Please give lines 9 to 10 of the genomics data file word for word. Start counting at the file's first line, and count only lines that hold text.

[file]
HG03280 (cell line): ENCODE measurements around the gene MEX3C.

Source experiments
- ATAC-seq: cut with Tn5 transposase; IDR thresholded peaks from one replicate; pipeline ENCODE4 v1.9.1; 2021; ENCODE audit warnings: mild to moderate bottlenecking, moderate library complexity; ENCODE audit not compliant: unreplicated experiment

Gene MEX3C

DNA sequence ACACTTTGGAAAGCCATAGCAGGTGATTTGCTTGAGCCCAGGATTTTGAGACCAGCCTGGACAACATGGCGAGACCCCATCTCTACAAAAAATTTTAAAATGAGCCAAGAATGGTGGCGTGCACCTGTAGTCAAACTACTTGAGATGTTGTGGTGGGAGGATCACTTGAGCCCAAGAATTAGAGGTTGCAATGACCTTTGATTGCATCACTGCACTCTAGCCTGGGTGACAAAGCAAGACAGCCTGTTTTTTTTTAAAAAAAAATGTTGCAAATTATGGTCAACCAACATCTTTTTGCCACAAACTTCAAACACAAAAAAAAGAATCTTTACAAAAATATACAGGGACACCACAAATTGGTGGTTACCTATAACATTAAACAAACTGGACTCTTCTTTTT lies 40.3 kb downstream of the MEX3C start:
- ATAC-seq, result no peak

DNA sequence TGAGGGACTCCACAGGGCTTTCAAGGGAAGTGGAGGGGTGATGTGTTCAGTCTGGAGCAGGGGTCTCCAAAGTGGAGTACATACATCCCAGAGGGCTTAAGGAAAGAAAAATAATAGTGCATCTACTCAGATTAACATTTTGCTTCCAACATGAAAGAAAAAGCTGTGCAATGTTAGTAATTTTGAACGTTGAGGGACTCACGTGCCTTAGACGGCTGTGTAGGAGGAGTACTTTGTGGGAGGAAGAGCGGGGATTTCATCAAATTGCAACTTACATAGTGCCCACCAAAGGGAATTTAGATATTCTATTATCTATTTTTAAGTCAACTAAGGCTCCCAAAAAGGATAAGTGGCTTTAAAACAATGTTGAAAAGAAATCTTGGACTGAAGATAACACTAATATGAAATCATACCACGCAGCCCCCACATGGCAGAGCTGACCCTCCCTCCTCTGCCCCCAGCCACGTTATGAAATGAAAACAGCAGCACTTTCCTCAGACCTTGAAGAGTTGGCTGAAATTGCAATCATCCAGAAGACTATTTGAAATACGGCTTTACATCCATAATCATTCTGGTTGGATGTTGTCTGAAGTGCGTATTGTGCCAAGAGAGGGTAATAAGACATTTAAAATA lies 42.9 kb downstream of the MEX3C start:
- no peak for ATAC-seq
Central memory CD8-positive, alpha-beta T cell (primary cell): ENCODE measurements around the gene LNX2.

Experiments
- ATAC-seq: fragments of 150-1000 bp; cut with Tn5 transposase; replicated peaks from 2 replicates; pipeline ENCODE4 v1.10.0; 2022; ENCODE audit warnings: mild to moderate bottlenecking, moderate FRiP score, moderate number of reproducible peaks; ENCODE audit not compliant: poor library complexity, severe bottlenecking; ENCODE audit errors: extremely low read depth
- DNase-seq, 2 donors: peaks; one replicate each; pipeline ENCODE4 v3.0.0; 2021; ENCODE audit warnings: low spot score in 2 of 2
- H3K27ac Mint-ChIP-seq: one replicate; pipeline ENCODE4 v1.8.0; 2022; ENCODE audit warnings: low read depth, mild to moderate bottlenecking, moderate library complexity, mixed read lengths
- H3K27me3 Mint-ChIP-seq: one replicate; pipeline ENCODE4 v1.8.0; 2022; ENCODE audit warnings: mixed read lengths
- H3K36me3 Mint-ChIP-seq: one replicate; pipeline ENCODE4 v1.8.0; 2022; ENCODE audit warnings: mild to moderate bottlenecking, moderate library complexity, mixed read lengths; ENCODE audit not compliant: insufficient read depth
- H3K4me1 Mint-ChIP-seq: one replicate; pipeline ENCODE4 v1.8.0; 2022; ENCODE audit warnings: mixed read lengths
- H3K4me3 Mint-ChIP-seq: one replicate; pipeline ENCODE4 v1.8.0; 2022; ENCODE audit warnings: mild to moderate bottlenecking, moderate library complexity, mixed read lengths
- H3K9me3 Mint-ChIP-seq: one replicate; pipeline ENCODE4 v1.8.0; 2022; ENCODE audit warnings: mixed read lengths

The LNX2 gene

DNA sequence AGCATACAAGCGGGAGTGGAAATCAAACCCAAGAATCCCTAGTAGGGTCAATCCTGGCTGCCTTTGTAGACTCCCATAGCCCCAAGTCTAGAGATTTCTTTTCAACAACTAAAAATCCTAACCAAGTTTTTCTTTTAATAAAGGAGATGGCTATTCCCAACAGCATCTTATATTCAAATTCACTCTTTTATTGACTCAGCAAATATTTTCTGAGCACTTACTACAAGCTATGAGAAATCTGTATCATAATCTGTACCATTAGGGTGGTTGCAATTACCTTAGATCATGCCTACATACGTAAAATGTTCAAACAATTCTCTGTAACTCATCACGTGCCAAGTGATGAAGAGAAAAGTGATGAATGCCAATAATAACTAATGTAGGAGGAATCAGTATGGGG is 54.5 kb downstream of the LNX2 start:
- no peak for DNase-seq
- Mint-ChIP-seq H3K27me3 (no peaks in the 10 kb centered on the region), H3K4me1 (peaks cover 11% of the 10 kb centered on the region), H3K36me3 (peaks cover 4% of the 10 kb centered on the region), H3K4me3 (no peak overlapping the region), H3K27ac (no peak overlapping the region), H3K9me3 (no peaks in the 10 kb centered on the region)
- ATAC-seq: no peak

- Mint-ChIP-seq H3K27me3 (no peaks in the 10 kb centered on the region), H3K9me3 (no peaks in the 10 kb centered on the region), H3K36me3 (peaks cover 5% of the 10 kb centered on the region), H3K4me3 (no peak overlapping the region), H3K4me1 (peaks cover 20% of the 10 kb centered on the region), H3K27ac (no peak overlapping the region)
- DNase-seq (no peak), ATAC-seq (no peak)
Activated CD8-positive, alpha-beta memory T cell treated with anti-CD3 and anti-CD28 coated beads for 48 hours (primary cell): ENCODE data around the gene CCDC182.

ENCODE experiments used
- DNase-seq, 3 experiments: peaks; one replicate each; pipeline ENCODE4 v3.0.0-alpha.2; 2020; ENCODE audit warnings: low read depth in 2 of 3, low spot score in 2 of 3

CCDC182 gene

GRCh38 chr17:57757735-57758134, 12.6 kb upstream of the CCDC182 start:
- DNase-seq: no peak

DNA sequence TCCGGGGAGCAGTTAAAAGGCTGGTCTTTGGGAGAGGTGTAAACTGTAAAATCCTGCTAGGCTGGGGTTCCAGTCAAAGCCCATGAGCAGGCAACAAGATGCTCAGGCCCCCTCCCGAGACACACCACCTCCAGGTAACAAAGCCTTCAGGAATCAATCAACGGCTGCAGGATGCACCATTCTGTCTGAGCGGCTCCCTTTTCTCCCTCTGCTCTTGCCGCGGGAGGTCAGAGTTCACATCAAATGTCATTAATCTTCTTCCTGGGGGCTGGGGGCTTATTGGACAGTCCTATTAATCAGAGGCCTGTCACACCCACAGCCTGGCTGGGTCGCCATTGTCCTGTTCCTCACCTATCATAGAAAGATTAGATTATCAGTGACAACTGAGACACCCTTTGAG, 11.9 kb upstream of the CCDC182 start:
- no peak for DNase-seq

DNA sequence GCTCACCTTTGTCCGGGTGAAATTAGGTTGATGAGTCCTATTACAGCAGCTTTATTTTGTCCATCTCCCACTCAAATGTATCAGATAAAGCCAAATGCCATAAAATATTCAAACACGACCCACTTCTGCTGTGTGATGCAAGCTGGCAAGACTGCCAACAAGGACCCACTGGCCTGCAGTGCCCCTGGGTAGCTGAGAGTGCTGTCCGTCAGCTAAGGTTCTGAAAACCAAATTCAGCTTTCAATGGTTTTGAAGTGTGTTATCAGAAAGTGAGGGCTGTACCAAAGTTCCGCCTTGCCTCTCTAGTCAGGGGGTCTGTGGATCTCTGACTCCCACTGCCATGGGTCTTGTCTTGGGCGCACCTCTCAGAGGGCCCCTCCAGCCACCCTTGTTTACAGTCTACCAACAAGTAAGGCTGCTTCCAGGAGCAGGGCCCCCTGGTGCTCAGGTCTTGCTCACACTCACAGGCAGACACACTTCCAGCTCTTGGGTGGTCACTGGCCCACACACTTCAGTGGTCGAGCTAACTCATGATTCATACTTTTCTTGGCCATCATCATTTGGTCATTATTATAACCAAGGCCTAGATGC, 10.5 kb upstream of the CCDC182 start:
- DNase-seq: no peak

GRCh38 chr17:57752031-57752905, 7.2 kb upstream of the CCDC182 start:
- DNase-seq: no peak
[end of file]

Central memory CD8-positive, alpha-beta T cell (primary cell): ENCODE measurements around the gene LNX2.

Experiments